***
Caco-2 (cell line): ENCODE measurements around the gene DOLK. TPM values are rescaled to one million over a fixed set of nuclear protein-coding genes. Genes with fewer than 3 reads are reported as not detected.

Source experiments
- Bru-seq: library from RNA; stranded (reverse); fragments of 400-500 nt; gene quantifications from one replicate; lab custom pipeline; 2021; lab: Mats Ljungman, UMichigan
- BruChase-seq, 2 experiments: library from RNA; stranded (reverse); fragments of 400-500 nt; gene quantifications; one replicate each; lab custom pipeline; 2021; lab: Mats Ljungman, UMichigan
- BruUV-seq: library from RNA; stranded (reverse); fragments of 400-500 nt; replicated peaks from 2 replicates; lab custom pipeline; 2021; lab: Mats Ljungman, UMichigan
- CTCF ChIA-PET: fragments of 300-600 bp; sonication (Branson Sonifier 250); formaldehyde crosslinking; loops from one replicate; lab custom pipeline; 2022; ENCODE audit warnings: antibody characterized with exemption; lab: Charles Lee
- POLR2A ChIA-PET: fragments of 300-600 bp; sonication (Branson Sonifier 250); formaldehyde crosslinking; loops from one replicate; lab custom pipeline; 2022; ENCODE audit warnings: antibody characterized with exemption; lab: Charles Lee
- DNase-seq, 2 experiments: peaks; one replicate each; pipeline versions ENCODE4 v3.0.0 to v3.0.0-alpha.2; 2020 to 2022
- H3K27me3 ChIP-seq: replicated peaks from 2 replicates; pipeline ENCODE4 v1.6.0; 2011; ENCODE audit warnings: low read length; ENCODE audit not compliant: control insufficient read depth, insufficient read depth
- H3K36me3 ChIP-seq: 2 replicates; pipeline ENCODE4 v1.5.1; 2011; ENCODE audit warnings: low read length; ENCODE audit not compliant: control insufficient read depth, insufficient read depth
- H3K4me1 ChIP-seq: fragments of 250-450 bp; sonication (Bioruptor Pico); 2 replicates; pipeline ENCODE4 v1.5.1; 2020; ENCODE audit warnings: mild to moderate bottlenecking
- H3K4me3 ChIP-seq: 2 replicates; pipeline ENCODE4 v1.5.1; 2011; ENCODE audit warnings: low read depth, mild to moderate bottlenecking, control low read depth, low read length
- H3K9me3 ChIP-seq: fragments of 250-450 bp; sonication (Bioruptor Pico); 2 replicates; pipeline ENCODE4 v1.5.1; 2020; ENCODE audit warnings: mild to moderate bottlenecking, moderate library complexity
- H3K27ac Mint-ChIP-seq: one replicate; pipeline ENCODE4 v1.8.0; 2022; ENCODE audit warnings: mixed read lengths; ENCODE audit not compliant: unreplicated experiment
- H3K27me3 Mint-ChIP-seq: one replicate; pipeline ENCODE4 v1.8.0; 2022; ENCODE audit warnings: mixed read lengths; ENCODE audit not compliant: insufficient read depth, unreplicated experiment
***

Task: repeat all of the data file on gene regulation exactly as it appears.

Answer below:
Caco-2 (cell line): ENCODE measurements around the gene DOLK. TPM values are rescaled to one million over a fixed set of nuclear protein-coding genes. Genes with fewer than 3 reads are reported as not detected.

Source experiments
- Bru-seq: library from RNA; stranded (reverse); fragments of 400-500 nt; gene quantifications from one replicate; lab custom pipeline; 2021; lab: Mats Ljungman, UMichigan
- BruChase-seq, 2 experiments: library from RNA; stranded (reverse); fragments of 400-500 nt; gene quantifications; one replicate each; lab custom pipeline; 2021; lab: Mats Ljungman, UMichigan
- BruUV-seq: library from RNA; stranded (reverse); fragments of 400-500 nt; replicated peaks from 2 replicates; lab custom pipeline; 2021; lab: Mats Ljungman, UMichigan
- CTCF ChIA-PET: fragments of 300-600 bp; sonication (Branson Sonifier 250); formaldehyde crosslinking; loops from one replicate; lab custom pipeline; 2022; ENCODE audit warnings: antibody characterized with exemption; lab: Charles Lee
- POLR2A ChIA-PET: fragments of 300-600 bp; sonication (Branson Sonifier 250); formaldehyde crosslinking; loops from one replicate; lab custom pipeline; 2022; ENCODE audit warnings: antibody characterized with exemption; lab: Charles Lee
- DNase-seq, 2 experiments: peaks; one replicate each; pipeline versions ENCODE4 v3.0.0 to v3.0.0-alpha.2; 2020 to 2022
- H3K27me3 ChIP-seq: replicated peaks from 2 replicates; pipeline ENCODE4 v1.6.0; 2011; ENCODE audit warnings: low read length; ENCODE audit not compliant: control insufficient read depth, insufficient read depth
- H3K36me3 ChIP-seq: 2 replicates; pipeline ENCODE4 v1.5.1; 2011; ENCODE audit warnings: low read length; ENCODE audit not compliant: control insufficient read depth, insufficient read depth
- H3K4me1 ChIP-seq: fragments of 250-450 bp; sonication (Bioruptor Pico); 2 replicates; pipeline ENCODE4 v1.5.1; 2020; ENCODE audit warnings: mild to moderate bottlenecking
- H3K4me3 ChIP-seq: 2 replicates; pipeline ENCODE4 v1.5.1; 2011; ENCODE audit warnings: low read depth, mild to moderate bottlenecking, control low read depth, low read length
- H3K9me3 ChIP-seq: fragments of 250-450 bp; sonication (Bioruptor Pico); 2 replicates; pipeline ENCODE4 v1.5.1; 2020; ENCODE audit warnings: mild to moderate bottlenecking, moderate library complexity
- H3K27ac Mint-ChIP-seq: one replicate; pipeline ENCODE4 v1.8.0; 2022; ENCODE audit warnings: mixed read lengths; ENCODE audit not compliant: unreplicated experiment
- H3K27me3 Mint-ChIP-seq: one replicate; pipeline ENCODE4 v1.8.0; 2022; ENCODE audit warnings: mixed read lengths; ENCODE audit not compliant: insufficient read depth, unreplicated experiment